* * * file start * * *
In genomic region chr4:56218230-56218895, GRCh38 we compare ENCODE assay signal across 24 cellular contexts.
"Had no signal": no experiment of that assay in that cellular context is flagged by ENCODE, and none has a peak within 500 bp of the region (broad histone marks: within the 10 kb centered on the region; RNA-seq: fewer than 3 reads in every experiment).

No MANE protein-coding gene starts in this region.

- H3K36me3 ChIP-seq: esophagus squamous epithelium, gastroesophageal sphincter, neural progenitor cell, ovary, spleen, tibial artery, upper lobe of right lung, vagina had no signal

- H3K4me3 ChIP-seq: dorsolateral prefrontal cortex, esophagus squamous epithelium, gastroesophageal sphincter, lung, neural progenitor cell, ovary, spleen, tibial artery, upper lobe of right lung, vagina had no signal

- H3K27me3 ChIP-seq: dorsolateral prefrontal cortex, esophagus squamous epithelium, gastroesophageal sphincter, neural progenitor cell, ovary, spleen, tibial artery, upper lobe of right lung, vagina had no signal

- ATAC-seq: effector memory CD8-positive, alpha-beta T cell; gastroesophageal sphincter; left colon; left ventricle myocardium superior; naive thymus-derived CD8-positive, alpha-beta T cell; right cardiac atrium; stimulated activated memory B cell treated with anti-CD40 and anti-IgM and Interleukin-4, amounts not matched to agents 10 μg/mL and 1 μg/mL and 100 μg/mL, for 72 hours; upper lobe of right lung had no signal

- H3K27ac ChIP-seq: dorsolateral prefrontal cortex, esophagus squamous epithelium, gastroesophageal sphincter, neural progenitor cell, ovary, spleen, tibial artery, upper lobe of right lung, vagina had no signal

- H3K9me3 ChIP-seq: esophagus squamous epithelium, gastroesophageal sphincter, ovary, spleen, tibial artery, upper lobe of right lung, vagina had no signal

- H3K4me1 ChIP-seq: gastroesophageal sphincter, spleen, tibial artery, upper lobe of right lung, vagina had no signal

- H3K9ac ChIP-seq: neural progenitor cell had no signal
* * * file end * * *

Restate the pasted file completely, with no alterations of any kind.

In genomic region chr4:56218230-56218895, GRCh38 we compare ENCODE assay signal across 24 cellular contexts.
"Had no signal": no experiment of that assay in that cellular context is flagged by ENCODE, and none has a peak within 500 bp of the region (broad histone marks: within the 10 kb centered on the region; RNA-seq: fewer than 3 reads in every experiment).

No MANE protein-coding gene starts in this region.

- H3K36me3 ChIP-seq: esophagus squamous epithelium, gastroesophageal sphincter, neural progenitor cell, ovary, spleen, tibial artery, upper lobe of right lung, vagina had no signal

- H3K4me3 ChIP-seq: dorsolateral prefrontal cortex, esophagus squamous epithelium, gastroesophageal sphincter, lung, neural progenitor cell, ovary, spleen, tibial artery, upper lobe of right lung, vagina had no signal

- H3K27me3 ChIP-seq: dorsolateral prefrontal cortex, esophagus squamous epithelium, gastroesophageal sphincter, neural progenitor cell, ovary, spleen, tibial artery, upper lobe of right lung, vagina had no signal

- ATAC-seq: effector memory CD8-positive, alpha-beta T cell; gastroesophageal sphincter; left colon; left ventricle myocardium superior; naive thymus-derived CD8-positive, alpha-beta T cell; right cardiac atrium; stimulated activated memory B cell treated with anti-CD40 and anti-IgM and Interleukin-4, amounts not matched to agents 10 μg/mL and 1 μg/mL and 100 μg/mL, for 72 hours; upper lobe of right lung had no signal

- H3K27ac ChIP-seq: dorsolateral prefrontal cortex, esophagus squamous epithelium, gastroesophageal sphincter, neural progenitor cell, ovary, spleen, tibial artery, upper lobe of right lung, vagina had no signal

- H3K9me3 ChIP-seq: esophagus squamous epithelium, gastroesophageal sphincter, ovary, spleen, tibial artery, upper lobe of right lung, vagina had no signal

- H3K4me1 ChIP-seq: gastroesophageal sphincter, spleen, tibial artery, upper lobe of right lung, vagina had no signal

- H3K9ac ChIP-seq: neural progenitor cell had no signal